Suiting up for fall? Fashion experts tell you how to do it right, especially when it comes to choosing a flattering, comfortable two-piece ensemble.
Whether it's choosing a suit for business or the party of the season, here are some tips on fit, cut and style.
The key to wearing this season's mannish suits is to soften them. That menswear-inspired blazer may be layered over a silky floral blouse or, in the fashion magazines anyway, a camisole and the highest of heels.
"Another way to make it even more comfortable, feminine and unique is to pair it with a knit layering piece," like a knit turtleneck, said Margery Myers, a spokeswoman for Talbots.
It adds softness and a layer of comfort that gives a menswear-inspired look a feminine touch, she said.
"A slim skirt on a larger woman works only if it is tapered ever so slightly from below hips to hemline," writes Hara Estroff Marano in "Style Is Not a Size: Looking and Feeling Great in the Body You Have" (Bantam, $15).
"The adjustment may be minimal, but you can't afford to make the mistake of thinking it's too minimal to bother with. A skirt that falls in an A- or even a plumb-line from hips to hem -- as most slim skirts do -- broadens your silhouette."
For the large-busted woman, a suit jacket that can be worn open is a great look, said San Diego, Calif., fashion specialist Rita Coronel.
"Sometimes women think they have to button everything, but what happens is that the jacket pulls across in front. A blazer-type jacket -- what we used to call the boyfriend jacket or unstructured -- is better," she said.
If you separate your suit and wear the jacket with an unmatched bottom, for example, pay attention to color.
"I'm a petite, so when I separate my suit, I use something light or bright on the top of the body," Ms. Coronel said.
If you go Ralph Lauren-esque and pair camel pants with a navy jacket, for example, repeat the camel on the top -- with a ribbed turtleneck, for example -- to elongate the look.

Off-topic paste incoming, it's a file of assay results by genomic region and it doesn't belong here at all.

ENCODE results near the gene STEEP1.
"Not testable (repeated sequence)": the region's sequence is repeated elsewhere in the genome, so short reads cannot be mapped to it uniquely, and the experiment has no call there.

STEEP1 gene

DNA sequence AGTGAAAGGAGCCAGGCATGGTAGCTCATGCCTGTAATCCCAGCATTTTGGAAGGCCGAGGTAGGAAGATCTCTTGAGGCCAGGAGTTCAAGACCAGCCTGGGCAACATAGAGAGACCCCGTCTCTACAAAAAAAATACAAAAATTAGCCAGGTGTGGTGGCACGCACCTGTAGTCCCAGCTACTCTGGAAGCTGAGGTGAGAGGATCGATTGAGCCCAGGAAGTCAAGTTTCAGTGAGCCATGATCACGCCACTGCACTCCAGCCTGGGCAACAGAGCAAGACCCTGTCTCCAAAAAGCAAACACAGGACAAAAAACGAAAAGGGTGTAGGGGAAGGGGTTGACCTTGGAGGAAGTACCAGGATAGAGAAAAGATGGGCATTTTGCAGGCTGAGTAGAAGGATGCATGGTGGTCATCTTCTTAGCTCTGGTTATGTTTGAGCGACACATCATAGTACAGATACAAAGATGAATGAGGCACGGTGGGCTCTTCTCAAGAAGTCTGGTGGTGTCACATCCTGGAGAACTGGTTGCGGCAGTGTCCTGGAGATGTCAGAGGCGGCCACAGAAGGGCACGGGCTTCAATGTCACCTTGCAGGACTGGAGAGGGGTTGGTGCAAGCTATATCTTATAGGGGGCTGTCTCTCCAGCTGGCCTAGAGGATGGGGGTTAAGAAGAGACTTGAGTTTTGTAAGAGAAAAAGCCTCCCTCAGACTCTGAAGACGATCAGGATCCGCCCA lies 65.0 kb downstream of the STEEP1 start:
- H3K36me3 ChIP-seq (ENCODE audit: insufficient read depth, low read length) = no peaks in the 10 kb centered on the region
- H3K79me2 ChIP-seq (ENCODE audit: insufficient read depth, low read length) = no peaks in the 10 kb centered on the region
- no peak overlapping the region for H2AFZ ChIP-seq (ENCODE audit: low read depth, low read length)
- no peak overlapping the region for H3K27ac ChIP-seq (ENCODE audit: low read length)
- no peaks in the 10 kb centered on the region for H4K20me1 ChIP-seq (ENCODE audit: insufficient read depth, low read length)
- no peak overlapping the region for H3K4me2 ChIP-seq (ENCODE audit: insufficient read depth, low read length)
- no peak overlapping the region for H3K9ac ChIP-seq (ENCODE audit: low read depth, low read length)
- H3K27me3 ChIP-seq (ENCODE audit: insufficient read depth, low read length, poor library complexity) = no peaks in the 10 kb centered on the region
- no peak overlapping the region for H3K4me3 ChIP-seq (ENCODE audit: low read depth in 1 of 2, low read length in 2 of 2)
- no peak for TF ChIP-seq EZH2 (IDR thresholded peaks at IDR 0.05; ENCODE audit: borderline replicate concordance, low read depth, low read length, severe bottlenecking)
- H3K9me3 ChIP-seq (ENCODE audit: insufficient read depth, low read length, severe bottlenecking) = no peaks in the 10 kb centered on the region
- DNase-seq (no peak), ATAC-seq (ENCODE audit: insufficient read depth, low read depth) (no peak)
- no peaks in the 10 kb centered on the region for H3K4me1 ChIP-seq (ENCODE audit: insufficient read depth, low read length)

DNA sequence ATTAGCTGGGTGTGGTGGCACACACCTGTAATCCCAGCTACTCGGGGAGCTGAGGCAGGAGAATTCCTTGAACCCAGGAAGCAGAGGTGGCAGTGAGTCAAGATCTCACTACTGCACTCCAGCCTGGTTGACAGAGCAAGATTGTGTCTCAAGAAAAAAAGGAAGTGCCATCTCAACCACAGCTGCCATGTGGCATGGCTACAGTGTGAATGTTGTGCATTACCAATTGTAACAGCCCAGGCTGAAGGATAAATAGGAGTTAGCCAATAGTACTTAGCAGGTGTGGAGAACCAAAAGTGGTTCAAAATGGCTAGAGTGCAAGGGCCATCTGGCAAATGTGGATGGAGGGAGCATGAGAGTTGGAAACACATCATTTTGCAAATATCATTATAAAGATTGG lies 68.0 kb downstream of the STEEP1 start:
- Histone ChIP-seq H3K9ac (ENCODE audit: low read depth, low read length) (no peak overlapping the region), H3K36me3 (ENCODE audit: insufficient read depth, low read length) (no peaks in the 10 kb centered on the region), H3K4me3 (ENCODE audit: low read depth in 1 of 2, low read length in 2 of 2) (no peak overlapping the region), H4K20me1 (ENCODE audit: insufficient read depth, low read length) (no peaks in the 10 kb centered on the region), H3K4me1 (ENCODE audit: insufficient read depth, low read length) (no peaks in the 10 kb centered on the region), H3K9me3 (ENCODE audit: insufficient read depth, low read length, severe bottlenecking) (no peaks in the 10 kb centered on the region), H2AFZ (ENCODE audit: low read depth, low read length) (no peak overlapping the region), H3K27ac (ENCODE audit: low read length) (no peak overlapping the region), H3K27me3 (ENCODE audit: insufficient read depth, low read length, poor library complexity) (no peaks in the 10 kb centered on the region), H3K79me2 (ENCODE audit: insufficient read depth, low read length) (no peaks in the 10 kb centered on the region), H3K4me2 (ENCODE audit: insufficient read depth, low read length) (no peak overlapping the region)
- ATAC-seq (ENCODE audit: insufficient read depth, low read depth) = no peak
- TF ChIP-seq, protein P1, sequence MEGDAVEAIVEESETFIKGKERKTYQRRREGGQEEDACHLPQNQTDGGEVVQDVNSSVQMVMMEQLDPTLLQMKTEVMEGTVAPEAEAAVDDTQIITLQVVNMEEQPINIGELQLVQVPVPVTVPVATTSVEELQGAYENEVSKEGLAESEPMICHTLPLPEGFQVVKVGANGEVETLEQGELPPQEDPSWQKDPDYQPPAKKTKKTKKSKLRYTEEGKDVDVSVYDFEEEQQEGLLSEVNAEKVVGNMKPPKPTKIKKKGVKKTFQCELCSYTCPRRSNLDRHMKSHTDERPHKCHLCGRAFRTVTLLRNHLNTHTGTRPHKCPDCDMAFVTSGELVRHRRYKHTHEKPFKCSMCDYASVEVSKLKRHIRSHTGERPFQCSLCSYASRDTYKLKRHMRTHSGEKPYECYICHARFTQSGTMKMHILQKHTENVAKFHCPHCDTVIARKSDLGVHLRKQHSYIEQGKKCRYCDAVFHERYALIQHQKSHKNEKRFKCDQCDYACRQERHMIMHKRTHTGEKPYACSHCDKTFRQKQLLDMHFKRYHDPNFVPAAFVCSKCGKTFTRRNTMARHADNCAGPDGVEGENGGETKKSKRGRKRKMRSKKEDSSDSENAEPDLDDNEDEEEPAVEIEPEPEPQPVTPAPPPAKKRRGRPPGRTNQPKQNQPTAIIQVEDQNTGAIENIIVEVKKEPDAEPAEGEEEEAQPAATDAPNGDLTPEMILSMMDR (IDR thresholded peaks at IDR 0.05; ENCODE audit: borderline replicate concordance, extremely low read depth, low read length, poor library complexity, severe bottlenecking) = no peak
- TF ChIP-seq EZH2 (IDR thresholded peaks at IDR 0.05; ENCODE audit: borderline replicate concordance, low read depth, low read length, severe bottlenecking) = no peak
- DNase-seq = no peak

The plus-size woman shouldn't wear her jacket too short -- especially a style that stops at the widest part of your body.
"No matter how you slice it, a short jacket that hits midhip cuts the body almost exactly in half and widens it. A jacket or other garment that stops at your widest body part always emphasizes width at the expense of proportion," Ms. Marano writes in her book.
Similarly, avoid skirts that are hemmed at the broadest point of your calves.
Double-breasted jackets do not have to be worn buttoned. If you are a petite woman, a four-button style may be more flattering than a six-button, unless the latter feature smaller buttons that are placed closer together. Otherwise, the jacket will overwhelm you, Ms. Coronel said.
For the smoothest fit, choose a skirt with a back zipper that is nearly invisible. Side zippers can appear bulky or interfere with the line of the skirt.
When buying pants or a skirt, buy for the biggest part of you -- which for many women is the hips, Ms. Coronel said.
"Most people buy for the waist and then pour in their hips. Buy the size that truly fits (have the waistband taken in, if necessary) and then cut off the size label if you don't want to see it," she said.
-- Susan Martin